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This article is written by Tamara Dinius

A rainbow lives in our mixed media art supplies and we will be better artists if we learn how to use the colors effectively. Even though there are few guidelines for the mixed media genre of artistic expression , we will have greater success with our art if we become acquainted with our materials.  Over the years I have taken numerous classes in watercolor, acrylics, and oil painting. In each of these classes I have been encouraged to create color wheels and charts to understand how variances in brands of paint can give different results.   I have also found the same to be true with many of the mediums used in my Mixed Media artwork.

The below photos illustrate the opacity and intensity of the following brands and products.

1) Derwent Inktense Block

2) Derwent Inktense Pencil

3) Derwent Watercolor Pencil

4) Caran d’Ache Neocolor II Aquarelle Artists’ Crayons

5) Liquitex Ink

6) Dylusion Ink Sprays

Tamara Dinius has fun with colour and her Derwent Inktense blocks

First wash of water. The vibrancy of the Derwent Inktense Block is the most intense while the Caran d’Ache does not retain as much of its vibrancy.

Tamara Dinius has fun with colour and her Derwent Inktense pencils

Second wash of water. Again the Derwent Inktense Block retains the greatest intensity. The information received from this will help to determine what product will give the result we are looking for.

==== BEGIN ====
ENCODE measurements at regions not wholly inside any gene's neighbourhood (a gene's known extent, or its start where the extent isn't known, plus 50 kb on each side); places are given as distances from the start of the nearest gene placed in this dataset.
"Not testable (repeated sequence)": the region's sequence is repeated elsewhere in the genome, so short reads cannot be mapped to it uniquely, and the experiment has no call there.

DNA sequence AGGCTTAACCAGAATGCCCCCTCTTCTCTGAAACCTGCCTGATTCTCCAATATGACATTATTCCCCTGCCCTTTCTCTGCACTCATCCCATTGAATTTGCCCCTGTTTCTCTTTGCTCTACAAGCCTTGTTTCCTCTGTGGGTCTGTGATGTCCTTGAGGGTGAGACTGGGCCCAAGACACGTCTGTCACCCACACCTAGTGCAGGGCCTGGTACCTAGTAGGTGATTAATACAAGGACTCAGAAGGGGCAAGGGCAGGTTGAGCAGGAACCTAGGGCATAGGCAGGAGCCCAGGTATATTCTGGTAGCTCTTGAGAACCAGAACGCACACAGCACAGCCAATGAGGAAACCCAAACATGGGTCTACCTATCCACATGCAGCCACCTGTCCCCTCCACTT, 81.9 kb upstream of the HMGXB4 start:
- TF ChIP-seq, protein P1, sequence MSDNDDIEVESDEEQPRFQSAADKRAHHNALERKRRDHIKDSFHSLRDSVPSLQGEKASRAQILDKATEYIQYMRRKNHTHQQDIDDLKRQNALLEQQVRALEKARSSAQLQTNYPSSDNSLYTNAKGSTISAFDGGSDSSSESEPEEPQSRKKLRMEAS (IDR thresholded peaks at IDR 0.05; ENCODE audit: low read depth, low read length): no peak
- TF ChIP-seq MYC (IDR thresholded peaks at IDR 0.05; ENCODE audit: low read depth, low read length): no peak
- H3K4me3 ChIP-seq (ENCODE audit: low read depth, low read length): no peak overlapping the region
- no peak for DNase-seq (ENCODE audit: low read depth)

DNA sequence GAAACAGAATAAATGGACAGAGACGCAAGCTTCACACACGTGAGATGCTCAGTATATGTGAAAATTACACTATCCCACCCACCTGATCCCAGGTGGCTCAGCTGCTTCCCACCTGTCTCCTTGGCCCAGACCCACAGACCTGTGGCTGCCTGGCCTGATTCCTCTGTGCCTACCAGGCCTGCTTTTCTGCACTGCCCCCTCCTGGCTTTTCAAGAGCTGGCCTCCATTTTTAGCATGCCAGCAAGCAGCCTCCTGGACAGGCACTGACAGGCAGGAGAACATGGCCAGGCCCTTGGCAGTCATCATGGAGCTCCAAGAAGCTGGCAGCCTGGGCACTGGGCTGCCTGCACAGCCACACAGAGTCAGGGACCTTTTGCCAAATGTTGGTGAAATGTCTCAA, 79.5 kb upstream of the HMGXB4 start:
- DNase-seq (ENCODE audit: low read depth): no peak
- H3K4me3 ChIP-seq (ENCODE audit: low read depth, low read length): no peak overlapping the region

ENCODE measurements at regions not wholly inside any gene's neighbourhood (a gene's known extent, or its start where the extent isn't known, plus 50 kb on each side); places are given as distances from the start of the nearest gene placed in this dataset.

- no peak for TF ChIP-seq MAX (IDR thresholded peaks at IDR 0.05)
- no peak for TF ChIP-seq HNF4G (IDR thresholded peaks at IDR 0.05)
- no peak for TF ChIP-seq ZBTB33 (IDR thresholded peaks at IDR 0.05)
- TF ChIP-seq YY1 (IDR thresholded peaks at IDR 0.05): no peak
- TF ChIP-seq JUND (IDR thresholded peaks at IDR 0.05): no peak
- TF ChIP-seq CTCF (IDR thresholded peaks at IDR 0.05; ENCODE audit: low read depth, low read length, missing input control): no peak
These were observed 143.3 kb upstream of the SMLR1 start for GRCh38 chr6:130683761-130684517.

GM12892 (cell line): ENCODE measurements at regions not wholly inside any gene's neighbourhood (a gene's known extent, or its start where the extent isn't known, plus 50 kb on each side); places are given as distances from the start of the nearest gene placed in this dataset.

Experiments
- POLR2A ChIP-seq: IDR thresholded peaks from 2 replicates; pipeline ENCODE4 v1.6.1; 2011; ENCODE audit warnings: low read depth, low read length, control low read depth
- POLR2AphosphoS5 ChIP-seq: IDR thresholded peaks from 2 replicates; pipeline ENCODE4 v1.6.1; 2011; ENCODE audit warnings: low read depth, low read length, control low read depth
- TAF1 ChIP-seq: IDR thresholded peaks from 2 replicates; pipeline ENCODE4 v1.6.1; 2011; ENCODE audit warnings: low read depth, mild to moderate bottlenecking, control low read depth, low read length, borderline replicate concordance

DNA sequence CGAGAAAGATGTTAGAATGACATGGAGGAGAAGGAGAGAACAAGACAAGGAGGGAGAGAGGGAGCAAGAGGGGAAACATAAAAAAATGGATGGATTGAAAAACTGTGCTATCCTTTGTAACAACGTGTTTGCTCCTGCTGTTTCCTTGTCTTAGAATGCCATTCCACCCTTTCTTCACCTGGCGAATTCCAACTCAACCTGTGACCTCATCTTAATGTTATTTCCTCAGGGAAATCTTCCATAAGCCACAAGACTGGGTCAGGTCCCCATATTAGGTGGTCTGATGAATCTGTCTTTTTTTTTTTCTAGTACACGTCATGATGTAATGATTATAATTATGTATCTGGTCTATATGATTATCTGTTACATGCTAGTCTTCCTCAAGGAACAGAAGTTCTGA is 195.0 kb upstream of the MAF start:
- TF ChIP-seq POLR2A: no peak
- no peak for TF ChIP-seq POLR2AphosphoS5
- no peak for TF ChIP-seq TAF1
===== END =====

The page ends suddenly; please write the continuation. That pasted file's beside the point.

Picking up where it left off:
Tamara Dinius has fun with colour and her Derwent Inktense blocks and pencils  (your preferred palette of colors)

Tamara Dinius has fun with colour and her Derwent Inktense blocks (Primary colors)

Creating a swatch chart using preferred colors and brands of paint can also assist the mixed media artist. It is far easier to view your swatch chart when looking for a particular green than it is to mix and remix your paint.

Tamara Dinius has fun with colour and her Derwent Inktense blocks

This color wheel has been created using primary colors of designated paint brands.

Tamara Dinius has fun with colour and her range of paints

A floral painting and the associated color wheel.

Tamara Dinius has fun with colour and her paints on plain mixed  (Plain Mixed Media Paper)

Tamara Dinius has fun with colour and her paints on mixed media paper with gesso (Mixed Media Paper with Gesso)

I recently completed a chart of Dylusion Sprays on plain mixed media paper and another one that was coated with gesso. It was surprising to see the difference in intensity on the two separate pages.  It is quite noticeable with the Lemon Zest and Chopped Pesto.

I encourage mixed media artists to create color wheels and charts of their products. Not only will this assist you when creating your art, but if you take it with you on your shopping trip it may also eliminate duplicate purchases.


Tamara Dinius lives in the Pacific Northwest with her husband and chocolate lab. She has two grown daughters who make her life meaningful. They support her, ground her, embrace her, and are amazing people in their own right.

Her love for mixed media has taken over most aspects of her creative journey. She believes mixed media allows for a broad range of styles and anyone can find success in this form of artistic expression.

You can find more of Tamara’s work, and on her website www.countrycraftersusa.com or via her Facebook